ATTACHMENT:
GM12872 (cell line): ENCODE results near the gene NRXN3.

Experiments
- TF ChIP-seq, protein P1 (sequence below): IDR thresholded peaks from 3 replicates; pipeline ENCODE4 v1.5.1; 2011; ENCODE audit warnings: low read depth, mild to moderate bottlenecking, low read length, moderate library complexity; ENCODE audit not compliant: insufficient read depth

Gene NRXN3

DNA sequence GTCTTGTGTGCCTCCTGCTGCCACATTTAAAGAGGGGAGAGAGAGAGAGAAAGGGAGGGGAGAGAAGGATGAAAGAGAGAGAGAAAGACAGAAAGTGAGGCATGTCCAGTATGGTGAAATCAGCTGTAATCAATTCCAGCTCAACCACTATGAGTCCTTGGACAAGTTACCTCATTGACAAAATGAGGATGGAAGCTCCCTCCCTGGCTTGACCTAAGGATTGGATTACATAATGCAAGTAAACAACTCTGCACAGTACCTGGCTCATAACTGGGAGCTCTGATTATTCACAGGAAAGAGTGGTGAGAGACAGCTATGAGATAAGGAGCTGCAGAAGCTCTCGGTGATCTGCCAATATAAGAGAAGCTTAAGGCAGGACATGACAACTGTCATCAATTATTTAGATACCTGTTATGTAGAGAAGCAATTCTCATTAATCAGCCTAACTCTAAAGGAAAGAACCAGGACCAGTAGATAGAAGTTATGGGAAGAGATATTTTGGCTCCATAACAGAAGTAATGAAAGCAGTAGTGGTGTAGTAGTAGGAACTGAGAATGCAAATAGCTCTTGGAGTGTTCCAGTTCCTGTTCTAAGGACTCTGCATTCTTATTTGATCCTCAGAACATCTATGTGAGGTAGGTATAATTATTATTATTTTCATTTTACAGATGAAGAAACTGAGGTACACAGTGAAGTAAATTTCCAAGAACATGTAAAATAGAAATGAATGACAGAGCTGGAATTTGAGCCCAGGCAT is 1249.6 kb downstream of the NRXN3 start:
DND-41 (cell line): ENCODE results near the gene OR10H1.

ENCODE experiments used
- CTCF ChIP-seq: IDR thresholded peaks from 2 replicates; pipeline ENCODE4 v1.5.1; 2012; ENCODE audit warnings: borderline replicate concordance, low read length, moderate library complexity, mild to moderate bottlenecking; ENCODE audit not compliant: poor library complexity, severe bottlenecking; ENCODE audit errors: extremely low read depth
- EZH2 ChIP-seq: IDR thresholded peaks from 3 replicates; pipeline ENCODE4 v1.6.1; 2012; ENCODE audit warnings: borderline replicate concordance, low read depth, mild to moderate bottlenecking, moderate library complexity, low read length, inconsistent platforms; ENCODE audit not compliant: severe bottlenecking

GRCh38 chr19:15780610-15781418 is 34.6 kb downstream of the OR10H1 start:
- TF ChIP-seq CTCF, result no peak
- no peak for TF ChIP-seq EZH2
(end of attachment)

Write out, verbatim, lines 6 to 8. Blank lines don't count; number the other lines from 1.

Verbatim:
DND-41 (cell line): ENCODE results near the gene OR10H1.

ENCODE experiments used
- CTCF ChIP-seq: IDR thresholded peaks from 2 replicates; pipeline ENCODE4 v1.5.1; 2012; ENCODE audit warnings: borderline replicate concordance, low read length, moderate library complexity, mild to moderate bottlenecking; ENCODE audit not compliant: poor library complexity, severe bottlenecking; ENCODE audit errors: extremely low read depth